Michigan lawmakers are expected to vote this week on a proposal to repeal the state’s prevailing wage law.
A 1965 law requires union-scale wages and benefits on state-funded projects. But last week, a state board certified a ballot petition to repeal the law. The question would appear on the November ballot, unless state lawmakers approve it first.
Wendy Block is with the Michigan Chamber of Commerce. While the chamber did not play a role in the ballot petition campaign, Block says the chamber supports repeal.
The chamber spokeswoman says repealing prevailing wage should reduce the cost of state funded projects in Michigan. However, Block insists repealing prevailing wage won’t necessarily significantly reduce paychecks.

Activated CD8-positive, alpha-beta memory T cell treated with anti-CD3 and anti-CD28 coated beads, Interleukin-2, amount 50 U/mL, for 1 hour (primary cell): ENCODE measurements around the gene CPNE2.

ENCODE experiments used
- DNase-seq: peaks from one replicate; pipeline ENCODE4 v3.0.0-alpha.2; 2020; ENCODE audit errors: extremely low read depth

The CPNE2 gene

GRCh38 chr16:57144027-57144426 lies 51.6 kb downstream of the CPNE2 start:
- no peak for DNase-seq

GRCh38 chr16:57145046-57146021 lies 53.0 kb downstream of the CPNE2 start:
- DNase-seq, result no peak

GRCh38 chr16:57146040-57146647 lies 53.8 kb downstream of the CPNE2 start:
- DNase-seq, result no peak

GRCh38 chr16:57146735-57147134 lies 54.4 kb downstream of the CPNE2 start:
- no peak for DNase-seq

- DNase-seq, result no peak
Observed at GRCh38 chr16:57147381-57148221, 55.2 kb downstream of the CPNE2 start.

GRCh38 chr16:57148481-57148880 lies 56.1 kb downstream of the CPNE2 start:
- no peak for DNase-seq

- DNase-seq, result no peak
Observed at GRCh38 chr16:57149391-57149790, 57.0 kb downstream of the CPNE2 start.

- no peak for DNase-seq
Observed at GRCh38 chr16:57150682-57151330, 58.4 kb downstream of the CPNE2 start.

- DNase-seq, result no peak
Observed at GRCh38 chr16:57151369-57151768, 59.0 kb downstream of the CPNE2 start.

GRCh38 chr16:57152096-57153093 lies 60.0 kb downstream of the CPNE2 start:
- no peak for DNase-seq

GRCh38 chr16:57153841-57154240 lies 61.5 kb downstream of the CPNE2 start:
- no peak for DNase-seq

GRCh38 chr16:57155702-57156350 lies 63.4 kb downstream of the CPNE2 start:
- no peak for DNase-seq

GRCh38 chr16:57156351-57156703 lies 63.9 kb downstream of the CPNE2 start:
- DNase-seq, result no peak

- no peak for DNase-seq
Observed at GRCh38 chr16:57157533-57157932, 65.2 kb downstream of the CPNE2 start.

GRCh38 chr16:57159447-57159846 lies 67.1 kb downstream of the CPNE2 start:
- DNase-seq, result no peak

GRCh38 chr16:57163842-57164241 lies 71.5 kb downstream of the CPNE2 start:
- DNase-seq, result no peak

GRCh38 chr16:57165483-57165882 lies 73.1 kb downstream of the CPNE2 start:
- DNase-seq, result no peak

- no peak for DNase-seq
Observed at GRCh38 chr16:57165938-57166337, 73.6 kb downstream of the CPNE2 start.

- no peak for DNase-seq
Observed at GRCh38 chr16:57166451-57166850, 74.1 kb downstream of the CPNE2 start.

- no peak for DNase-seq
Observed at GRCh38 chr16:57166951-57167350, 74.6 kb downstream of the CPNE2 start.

“We believe that all bids will still need to be competitive simply because workers have options in a tight labor market,” says Block, “and so they’re going to work where they can get a competitive wage and benefits.”
Critics say repealing prevailing wage will send workers to other states.
“Is the fact that you’re saying you’re going to reduce hourly wages going to entice younger people come into the trades?" asks says Michael Stobak with Barton Malow, a large construction contractor. "Or look at some other way of making a living?”